Late Breaking News
With Wider Use of Electronic Records, the Era of ‘Big Epidemiology’ Is Upon Us
The New Challenges
This new technology and ability to access data presents as many challenges as opportunities. One new challenge is that scientists now can generate an extraordinary amount of data about just one person.
“There’s the genome, the epigenome, the microbiome, the exposome and many more to come,” Samet said. “Think about the billions of data appoints that we are generating about single individuals with the idea that we’re going to answer questions about their health risk and disease. Somewhere, we’re going to have to put this all together. Personalized medicine has to reduce all that data into something that a person and their health-care providers can use.”
Questions that scientists are trying to tackle using this information have become more challenging, as well. While, during the 1950s, epidemiologists were looking to determine whether tobacco had an impact on mortality, the questions now must deal with thousands of variables, not only one or a few. Today’s epidemiologists are tracking how genes interact with different environments, looking at life-course epidemiology and trying to generate the healthiest humans possible, and studying environmental carcinogenesis in an attempt to determine what in the environment can cause cancer.
“These are all incredibly challenging,” Samet said. “For example, the sample size for a study on gene/environment interaction needs to be in the tens of thousands or hundreds of thousands. That’s not even acknowledging some of the flaws in the data. These are very big end questions.”
The Future of Epidemiology
“If this isn’t a paradigm shift, I’m not sure what is,” Samet declared. But where that shift will lead is still up in the air.
The future of epidemiology may lie in doing more studies through health systems or using electronic health records. It will likely require an increase in data sharing and access, as well as the creation of networks of scientists.
The latter issue poses a problem in academic circles. “I recently met with all of my faculty, and it was quite interesting talking with all the people that work in the genomics area. There are shared triplets of first authorship on papers and quadruplets of senior authors,” Samet said. “This poses career issues. How do you gain credit for contributions? In academia, we talk about team science, but that hasn’t drilled down yet to promotions and acknowledgements.”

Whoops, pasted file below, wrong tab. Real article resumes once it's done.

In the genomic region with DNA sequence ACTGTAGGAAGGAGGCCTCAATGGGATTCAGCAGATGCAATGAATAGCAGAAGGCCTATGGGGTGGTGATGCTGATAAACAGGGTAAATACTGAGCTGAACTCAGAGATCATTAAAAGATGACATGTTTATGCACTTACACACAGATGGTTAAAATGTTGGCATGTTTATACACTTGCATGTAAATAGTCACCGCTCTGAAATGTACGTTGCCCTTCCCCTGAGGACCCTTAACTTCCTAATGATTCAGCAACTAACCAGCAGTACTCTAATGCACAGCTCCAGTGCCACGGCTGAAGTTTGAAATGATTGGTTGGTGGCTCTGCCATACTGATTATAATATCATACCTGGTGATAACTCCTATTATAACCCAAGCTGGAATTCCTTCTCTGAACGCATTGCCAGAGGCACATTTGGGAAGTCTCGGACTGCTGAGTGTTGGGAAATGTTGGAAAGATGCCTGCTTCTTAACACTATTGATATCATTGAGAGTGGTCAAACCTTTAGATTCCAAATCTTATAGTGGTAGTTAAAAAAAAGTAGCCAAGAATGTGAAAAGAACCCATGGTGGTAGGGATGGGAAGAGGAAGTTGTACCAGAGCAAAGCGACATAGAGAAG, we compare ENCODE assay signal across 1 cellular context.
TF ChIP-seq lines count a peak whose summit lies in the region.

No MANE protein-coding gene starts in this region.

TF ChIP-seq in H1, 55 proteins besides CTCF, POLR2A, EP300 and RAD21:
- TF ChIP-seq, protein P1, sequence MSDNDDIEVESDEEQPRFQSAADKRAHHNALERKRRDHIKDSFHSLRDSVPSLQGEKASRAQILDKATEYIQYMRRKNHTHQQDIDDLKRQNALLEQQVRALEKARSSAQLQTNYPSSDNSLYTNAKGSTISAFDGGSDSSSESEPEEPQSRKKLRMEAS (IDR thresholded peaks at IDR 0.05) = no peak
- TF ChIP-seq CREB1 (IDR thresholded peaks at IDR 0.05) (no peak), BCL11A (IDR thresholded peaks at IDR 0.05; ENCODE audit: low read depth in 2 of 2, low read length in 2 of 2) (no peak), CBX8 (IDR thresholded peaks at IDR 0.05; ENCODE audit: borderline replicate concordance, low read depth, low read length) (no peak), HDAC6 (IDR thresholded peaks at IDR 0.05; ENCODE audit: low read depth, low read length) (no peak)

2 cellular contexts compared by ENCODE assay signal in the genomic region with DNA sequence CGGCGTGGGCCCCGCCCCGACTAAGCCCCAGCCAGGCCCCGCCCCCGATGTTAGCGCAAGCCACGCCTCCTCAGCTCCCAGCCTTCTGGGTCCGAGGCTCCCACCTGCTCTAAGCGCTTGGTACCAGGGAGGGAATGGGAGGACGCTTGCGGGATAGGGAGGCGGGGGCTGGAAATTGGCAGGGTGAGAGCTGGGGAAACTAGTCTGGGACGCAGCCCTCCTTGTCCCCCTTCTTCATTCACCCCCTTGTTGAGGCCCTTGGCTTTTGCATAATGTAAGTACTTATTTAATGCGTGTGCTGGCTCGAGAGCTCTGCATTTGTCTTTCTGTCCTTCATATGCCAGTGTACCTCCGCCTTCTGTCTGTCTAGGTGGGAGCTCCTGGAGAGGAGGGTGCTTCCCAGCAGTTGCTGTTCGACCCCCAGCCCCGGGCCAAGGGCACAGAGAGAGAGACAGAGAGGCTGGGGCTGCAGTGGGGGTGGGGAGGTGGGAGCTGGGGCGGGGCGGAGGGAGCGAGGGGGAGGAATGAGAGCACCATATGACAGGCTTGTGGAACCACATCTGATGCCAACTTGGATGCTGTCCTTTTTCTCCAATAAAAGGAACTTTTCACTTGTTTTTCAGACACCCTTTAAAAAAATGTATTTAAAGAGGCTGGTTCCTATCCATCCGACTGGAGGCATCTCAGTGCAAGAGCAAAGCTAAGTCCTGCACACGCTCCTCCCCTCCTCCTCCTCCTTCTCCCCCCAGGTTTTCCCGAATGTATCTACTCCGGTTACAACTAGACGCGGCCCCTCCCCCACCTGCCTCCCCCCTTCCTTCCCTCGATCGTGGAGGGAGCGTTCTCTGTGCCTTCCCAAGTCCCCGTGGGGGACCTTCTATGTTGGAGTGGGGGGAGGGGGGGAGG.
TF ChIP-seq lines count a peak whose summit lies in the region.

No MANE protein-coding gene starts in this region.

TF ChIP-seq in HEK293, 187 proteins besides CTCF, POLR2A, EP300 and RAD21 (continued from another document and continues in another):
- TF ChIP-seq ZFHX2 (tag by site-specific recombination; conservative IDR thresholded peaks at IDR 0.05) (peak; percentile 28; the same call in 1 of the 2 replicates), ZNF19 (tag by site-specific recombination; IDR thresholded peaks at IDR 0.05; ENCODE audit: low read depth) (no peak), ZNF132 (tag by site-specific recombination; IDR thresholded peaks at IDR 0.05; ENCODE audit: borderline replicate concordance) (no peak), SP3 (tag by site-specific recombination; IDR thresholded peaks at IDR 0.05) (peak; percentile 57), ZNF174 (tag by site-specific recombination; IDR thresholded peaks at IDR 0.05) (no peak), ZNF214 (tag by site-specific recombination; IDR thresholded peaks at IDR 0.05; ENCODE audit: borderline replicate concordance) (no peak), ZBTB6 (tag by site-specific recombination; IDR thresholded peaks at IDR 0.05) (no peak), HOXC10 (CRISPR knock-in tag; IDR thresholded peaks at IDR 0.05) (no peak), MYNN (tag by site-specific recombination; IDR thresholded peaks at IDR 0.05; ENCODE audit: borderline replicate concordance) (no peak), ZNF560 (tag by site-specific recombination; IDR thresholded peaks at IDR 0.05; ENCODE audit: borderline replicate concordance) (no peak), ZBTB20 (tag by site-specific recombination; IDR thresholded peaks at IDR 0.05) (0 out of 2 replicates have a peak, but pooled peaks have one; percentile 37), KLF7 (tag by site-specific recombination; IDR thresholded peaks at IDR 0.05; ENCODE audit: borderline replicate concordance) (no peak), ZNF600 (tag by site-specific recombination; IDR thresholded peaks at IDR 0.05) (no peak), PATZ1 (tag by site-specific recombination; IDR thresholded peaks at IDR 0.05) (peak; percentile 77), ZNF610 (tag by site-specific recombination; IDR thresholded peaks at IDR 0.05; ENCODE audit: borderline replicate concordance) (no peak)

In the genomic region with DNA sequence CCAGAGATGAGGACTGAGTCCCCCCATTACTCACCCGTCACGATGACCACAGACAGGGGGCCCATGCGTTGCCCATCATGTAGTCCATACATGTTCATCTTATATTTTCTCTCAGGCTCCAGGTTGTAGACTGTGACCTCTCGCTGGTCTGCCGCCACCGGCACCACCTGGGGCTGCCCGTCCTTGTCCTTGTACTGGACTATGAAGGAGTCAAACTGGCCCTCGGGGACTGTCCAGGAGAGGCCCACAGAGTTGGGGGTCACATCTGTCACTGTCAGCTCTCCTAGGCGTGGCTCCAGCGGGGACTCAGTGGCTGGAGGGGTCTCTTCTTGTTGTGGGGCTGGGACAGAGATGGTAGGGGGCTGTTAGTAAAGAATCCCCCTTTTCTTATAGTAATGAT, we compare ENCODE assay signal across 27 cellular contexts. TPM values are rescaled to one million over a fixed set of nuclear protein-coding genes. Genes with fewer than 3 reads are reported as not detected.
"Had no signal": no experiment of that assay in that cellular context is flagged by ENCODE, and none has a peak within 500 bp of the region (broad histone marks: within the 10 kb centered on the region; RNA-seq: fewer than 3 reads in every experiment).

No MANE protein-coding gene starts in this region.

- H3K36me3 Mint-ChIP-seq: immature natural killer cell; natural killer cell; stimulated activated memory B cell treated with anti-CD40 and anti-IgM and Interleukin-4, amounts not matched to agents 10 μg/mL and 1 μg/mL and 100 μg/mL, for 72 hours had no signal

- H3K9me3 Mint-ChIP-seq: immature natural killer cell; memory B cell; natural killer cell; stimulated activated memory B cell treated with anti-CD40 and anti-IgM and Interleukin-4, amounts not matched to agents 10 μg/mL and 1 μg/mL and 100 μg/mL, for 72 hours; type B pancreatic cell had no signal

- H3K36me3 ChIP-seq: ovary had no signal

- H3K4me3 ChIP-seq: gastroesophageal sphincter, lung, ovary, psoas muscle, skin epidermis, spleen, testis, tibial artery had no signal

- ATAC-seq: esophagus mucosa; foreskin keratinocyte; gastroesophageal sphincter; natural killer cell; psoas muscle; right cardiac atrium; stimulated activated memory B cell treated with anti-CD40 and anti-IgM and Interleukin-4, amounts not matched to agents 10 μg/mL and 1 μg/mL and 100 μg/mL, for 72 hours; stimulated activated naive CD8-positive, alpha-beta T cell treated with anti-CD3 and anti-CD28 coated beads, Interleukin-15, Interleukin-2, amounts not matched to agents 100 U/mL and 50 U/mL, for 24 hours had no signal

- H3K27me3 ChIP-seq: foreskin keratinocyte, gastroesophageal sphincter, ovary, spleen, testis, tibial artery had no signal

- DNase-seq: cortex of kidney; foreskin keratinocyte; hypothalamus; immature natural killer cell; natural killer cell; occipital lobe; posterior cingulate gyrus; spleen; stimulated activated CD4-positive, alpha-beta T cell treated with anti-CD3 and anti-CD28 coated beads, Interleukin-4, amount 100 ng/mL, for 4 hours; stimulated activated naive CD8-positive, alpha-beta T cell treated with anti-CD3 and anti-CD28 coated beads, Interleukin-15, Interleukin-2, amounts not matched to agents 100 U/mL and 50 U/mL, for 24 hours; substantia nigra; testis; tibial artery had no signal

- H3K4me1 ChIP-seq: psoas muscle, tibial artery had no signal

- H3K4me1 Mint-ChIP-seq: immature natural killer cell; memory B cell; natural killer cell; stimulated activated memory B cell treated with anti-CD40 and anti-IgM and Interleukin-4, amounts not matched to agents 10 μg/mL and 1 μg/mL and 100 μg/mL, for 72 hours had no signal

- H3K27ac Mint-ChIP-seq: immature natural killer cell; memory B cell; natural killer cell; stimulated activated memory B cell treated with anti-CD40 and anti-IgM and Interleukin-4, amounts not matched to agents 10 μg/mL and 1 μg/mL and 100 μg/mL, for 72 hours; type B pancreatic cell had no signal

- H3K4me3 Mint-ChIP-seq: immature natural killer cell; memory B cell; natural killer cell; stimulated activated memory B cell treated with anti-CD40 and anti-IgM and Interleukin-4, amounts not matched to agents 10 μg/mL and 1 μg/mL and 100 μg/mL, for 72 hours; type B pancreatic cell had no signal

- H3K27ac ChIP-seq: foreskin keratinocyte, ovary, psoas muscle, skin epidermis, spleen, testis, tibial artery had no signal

As for data sharing and tracking patients, that will become easier as more health systems adopt EHRs. For the last decade, Samet has worked with a colleague in Korea who has access to a population of 1.3 million Korean civil servants and teachers who answered lifestyle questionnaires as long ago as 20 years.
“We’re able to publish papers simply tracking outcomes and exposures just through record linkages. We can define incident diabetes based on blood sugar or prescription medications,” he said.
The creation of more biobanks may lead to further opportunities for epidemiologists. VA, for example, recently undertook an effort to collect health data and genetic samples from one million veterans nationwide, and has promised to make the data available to all federal researchers.
Asked if making all of this data available will lead to stakeholder analysis and reevaluating studies for the purpose of discrediting them or inducing confusion, Samet said it’s a danger, but not one that has manifested yet.
“For every analysis, there could be an equal and opposite analysis done by the right data person. I’m not sure I’ve seen that happen yet, but I think it’s a real concern. I think what we’re going to need to think through is that, with all this data available, what is the role of the epidemiologist in using it and collecting it? Who are the epidemiologists of the future?”